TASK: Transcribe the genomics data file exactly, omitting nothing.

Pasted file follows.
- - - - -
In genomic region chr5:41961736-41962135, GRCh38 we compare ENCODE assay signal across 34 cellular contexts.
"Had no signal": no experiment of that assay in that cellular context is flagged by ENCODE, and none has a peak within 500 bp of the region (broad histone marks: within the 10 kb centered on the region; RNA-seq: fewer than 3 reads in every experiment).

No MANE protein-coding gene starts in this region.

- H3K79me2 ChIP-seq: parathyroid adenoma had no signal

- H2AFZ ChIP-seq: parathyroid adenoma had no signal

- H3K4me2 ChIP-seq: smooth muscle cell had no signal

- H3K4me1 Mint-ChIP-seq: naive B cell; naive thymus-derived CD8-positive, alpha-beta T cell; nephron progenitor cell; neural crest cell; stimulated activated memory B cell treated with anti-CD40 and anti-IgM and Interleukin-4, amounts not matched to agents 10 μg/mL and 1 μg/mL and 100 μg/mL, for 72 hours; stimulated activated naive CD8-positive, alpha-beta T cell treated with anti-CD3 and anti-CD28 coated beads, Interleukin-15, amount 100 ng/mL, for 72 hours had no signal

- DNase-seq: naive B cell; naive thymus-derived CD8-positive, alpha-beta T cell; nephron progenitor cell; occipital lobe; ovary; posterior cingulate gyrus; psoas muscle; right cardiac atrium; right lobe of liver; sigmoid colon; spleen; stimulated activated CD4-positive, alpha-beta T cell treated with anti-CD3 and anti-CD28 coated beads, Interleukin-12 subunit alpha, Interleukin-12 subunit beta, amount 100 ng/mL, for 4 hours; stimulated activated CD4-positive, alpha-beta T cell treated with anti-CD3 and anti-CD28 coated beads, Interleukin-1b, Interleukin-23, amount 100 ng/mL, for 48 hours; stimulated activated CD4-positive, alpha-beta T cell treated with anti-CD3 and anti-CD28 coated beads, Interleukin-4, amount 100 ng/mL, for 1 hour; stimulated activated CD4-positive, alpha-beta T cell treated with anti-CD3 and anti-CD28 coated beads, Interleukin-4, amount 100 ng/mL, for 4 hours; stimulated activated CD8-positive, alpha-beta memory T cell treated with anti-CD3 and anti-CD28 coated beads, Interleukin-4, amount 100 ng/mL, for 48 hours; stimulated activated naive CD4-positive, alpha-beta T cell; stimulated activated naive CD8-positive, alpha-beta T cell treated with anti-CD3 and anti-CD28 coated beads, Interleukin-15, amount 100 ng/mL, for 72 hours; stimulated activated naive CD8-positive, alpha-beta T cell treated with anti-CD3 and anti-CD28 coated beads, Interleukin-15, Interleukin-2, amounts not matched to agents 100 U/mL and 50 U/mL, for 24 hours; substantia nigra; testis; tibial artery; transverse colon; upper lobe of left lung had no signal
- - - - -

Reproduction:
In genomic region chr5:41961736-41962135, GRCh38 we compare ENCODE assay signal across 34 cellular contexts.
"Had no signal": no experiment of that assay in that cellular context is flagged by ENCODE, and none has a peak within 500 bp of the region (broad histone marks: within the 10 kb centered on the region; RNA-seq: fewer than 3 reads in every experiment).

No MANE protein-coding gene starts in this region.

- H3K79me2 ChIP-seq: parathyroid adenoma had no signal

- H2AFZ ChIP-seq: parathyroid adenoma had no signal

- H3K4me2 ChIP-seq: smooth muscle cell had no signal

- H3K4me1 Mint-ChIP-seq: naive B cell; naive thymus-derived CD8-positive, alpha-beta T cell; nephron progenitor cell; neural crest cell; stimulated activated memory B cell treated with anti-CD40 and anti-IgM and Interleukin-4, amounts not matched to agents 10 μg/mL and 1 μg/mL and 100 μg/mL, for 72 hours; stimulated activated naive CD8-positive, alpha-beta T cell treated with anti-CD3 and anti-CD28 coated beads, Interleukin-15, amount 100 ng/mL, for 72 hours had no signal

- DNase-seq: naive B cell; naive thymus-derived CD8-positive, alpha-beta T cell; nephron progenitor cell; occipital lobe; ovary; posterior cingulate gyrus; psoas muscle; right cardiac atrium; right lobe of liver; sigmoid colon; spleen; stimulated activated CD4-positive, alpha-beta T cell treated with anti-CD3 and anti-CD28 coated beads, Interleukin-12 subunit alpha, Interleukin-12 subunit beta, amount 100 ng/mL, for 4 hours; stimulated activated CD4-positive, alpha-beta T cell treated with anti-CD3 and anti-CD28 coated beads, Interleukin-1b, Interleukin-23, amount 100 ng/mL, for 48 hours; stimulated activated CD4-positive, alpha-beta T cell treated with anti-CD3 and anti-CD28 coated beads, Interleukin-4, amount 100 ng/mL, for 1 hour; stimulated activated CD4-positive, alpha-beta T cell treated with anti-CD3 and anti-CD28 coated beads, Interleukin-4, amount 100 ng/mL, for 4 hours; stimulated activated CD8-positive, alpha-beta memory T cell treated with anti-CD3 and anti-CD28 coated beads, Interleukin-4, amount 100 ng/mL, for 48 hours; stimulated activated naive CD4-positive, alpha-beta T cell; stimulated activated naive CD8-positive, alpha-beta T cell treated with anti-CD3 and anti-CD28 coated beads, Interleukin-15, amount 100 ng/mL, for 72 hours; stimulated activated naive CD8-positive, alpha-beta T cell treated with anti-CD3 and anti-CD28 coated beads, Interleukin-15, Interleukin-2, amounts not matched to agents 100 U/mL and 50 U/mL, for 24 hours; substantia nigra; testis; tibial artery; transverse colon; upper lobe of left lung had no signal